As I pondered the fact that our son’s body was being covered by the steel lid and several feet of dirt, I wondered how God could possibly resurrect his little body through such obstacles. It was at this curious, yet horrifying moment that God graciously reminded me of 1 Thessalonians 4:13-18. I began to ponder with new tear-clouded eyes Paul’s graveside theology for the grieving Thessalonians:
13Brothers, we do not want you to be ignorant about those who fall asleep, or to grieve like the rest of men, who have no hope. 14We believe that Jesus died and rose again and so we believe that God will bring with Jesus those who have fallen asleep in him. 15According to the Lord’s own word, we tell you that we who are still alive, who are left till the coming of the Lord, will certainly not precede those who have fallen asleep. 16For the Lord himself will come down from heaven, with a loud command, with the voice of the archangel and with the trumpet call of God, and the dead in Christ will rise first. 17After that, we who are still alive and are left will be caught up together with them in the clouds to meet the Lord in the air. And so we will be with the Lord forever. 18Therefore encourage each other with these words.
While these are certainly rich truth about the end times, this passage suddenly seemed far more oriented to grieving family and friends. It was theology wrapped in real, gritty, painful, emotion-filled experience. It was shaped to address, not an abstract and mechanical interest in the end-times, but the tear-stained eyes of believers who had lost their friends and family members, even their children. It was addressed at this moment to me. It was God’s Word to me to pull me back from the abyss of despair and unbelief. It was God’s Word to me to give me emotional comfort and a hope that can get its arms around unspeakable tragedy. It was God’s Word to me in my grief so that I would grieve my heart out, yet not like those who have no hope. And in that graveside realization, I learned to love God’s Word in a very different way. Perhaps I began to love it in the way God intended for us: with both our mind and heart—with both our intellect and our emotions.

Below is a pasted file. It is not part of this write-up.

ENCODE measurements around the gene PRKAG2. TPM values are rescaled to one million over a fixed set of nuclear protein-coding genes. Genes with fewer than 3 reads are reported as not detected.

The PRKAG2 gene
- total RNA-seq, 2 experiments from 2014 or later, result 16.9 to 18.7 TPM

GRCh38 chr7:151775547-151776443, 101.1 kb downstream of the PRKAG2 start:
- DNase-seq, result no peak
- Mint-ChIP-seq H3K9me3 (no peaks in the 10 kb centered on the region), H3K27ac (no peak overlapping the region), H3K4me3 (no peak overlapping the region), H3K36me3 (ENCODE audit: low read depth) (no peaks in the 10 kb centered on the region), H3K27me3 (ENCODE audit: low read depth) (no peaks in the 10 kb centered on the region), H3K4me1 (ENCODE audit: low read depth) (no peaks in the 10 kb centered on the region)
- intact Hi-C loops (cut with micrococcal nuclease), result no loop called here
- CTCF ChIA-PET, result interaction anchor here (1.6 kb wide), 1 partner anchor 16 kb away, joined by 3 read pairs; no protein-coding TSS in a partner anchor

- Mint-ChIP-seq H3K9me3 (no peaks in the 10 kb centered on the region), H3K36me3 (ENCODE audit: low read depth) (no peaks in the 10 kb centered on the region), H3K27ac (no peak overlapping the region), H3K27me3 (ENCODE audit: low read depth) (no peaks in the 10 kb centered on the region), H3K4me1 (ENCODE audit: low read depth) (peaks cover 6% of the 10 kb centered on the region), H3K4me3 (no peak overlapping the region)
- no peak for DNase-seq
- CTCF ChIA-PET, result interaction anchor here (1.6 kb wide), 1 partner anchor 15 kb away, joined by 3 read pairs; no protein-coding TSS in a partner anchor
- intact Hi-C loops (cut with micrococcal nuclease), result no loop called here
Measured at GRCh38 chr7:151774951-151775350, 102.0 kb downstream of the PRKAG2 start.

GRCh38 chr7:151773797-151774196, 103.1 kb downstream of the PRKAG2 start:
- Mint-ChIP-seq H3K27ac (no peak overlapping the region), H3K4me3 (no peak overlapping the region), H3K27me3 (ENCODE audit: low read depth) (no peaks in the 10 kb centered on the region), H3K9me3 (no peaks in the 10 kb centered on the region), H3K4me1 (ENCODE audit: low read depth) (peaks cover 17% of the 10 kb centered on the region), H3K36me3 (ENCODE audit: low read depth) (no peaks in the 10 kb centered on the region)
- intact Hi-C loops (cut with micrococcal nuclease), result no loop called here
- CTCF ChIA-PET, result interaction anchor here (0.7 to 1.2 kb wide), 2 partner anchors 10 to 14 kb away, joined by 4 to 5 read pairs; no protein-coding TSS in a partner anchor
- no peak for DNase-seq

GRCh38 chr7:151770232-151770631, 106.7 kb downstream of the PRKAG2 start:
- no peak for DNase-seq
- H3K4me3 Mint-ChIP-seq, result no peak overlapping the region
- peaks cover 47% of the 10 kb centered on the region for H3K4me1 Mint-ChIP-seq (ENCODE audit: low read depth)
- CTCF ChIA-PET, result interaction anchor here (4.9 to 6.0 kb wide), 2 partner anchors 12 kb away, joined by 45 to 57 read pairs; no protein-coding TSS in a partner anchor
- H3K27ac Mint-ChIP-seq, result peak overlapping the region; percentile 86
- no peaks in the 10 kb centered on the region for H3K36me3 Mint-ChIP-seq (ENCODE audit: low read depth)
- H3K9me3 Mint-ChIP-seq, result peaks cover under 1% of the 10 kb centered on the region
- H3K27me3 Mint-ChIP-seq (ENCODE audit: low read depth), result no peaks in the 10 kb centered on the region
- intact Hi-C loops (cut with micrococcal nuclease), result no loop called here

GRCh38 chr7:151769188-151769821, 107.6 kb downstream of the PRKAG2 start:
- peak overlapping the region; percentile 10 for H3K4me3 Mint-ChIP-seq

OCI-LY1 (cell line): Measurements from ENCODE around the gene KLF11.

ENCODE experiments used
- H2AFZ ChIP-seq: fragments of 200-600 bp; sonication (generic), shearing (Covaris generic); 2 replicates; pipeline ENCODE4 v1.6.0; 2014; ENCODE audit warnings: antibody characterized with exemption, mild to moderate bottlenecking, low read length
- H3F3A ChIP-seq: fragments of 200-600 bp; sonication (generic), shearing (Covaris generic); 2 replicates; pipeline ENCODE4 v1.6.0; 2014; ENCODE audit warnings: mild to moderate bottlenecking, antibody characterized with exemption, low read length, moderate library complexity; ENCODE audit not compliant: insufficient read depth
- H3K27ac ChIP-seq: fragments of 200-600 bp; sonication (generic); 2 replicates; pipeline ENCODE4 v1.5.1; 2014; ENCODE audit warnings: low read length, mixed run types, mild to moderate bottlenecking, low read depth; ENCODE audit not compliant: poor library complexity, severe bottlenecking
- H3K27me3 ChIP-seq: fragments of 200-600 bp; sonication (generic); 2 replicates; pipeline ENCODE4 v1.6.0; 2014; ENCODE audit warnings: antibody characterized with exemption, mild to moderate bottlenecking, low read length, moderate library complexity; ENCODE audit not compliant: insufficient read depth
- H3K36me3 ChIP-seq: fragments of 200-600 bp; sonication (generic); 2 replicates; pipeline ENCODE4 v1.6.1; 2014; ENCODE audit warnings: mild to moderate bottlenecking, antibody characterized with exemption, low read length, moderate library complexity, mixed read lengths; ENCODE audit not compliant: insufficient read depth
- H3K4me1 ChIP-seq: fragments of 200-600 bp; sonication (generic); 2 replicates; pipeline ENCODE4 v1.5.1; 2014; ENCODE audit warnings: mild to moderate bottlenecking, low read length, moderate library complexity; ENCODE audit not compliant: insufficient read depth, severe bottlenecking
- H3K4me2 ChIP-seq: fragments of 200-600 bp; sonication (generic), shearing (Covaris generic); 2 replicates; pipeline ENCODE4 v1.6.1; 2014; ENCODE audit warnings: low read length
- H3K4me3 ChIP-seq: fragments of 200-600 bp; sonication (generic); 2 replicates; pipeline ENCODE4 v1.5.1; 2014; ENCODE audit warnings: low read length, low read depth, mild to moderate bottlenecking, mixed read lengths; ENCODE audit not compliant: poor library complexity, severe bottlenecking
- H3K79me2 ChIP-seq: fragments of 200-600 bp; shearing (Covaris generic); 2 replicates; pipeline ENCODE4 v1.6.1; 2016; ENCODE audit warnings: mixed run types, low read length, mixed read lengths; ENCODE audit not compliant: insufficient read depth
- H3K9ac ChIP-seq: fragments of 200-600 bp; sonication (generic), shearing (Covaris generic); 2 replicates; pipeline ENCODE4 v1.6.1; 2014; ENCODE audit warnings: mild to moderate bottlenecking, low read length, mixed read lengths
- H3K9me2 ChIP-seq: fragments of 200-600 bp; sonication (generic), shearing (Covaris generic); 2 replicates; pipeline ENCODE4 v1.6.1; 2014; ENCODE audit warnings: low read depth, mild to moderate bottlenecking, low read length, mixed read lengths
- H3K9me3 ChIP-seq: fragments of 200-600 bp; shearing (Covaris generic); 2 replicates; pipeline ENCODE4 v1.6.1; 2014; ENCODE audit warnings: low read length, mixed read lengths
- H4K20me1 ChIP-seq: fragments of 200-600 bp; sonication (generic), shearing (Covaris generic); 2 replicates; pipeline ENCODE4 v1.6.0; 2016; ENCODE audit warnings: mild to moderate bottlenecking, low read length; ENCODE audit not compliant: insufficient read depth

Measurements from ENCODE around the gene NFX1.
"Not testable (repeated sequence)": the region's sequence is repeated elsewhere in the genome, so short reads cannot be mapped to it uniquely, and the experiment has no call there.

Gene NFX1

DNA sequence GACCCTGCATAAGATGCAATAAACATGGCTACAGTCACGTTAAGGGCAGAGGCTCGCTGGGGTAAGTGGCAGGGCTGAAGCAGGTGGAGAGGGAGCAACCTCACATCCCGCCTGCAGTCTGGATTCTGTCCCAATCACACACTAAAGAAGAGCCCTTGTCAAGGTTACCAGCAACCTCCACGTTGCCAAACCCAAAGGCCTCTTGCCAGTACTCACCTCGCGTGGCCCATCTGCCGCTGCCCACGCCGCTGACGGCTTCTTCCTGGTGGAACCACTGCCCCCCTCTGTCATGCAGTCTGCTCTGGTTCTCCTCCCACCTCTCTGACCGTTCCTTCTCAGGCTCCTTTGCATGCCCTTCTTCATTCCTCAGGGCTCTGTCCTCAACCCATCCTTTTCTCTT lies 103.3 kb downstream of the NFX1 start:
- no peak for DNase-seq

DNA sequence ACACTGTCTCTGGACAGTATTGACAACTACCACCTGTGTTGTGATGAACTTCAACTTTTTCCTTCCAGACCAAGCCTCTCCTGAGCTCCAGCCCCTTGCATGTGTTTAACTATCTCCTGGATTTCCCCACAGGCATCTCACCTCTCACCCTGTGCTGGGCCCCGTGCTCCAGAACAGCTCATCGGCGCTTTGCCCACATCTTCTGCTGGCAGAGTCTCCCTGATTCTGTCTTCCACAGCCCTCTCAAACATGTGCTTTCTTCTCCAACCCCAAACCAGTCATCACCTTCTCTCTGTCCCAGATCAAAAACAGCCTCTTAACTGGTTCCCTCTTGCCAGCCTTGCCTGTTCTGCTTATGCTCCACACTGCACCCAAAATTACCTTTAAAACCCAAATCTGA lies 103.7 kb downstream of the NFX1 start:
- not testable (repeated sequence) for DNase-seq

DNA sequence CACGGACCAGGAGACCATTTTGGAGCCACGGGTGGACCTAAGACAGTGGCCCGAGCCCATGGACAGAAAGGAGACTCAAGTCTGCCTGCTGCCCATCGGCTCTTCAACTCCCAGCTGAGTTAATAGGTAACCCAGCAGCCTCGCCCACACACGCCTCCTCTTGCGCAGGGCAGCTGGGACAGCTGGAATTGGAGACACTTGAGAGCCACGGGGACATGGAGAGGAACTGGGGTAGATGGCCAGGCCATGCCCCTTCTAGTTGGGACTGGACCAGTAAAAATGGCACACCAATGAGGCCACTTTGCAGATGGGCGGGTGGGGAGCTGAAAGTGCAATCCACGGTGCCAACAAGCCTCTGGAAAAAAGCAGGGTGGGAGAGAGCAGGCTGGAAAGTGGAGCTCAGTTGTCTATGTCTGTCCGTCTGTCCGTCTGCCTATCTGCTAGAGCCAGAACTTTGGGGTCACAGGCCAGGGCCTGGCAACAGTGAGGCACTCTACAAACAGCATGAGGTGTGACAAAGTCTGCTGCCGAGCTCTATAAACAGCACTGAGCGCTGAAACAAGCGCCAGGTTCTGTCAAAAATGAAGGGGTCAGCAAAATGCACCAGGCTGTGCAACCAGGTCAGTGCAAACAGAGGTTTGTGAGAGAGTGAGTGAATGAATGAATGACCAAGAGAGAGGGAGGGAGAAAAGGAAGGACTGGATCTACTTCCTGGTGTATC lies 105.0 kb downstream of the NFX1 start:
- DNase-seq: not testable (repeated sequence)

Recapturing more of a holistic reading of the Word of God has made me very sensitive to those who separate their rationality from their emotionality. In fact, a recent instance involved my pivotal passage of 1 Thessalonians 4:13-18. The setting was a graduate Greek class and we were focusing on this passage and seeking to determine its main thrust. Very predictably, several of the graduate students glossed over the grieving believers and argued passionately that Paul was primarily teaching about the end-times. Recognizing my fellow chasm-diggers, through my tears I invited them to stand beside me and stare into my son’s grave. I recounted my experience with God and His Word some years before. I tried to express fervently how my love for the Scriptures grew out of bridging the chasm between my head and my heart in the midst of deep despair and grief. I don’t know how successful I was. Yet I do know that my prayer for them, and for you, is that it will not take a grave for you to see the chasm.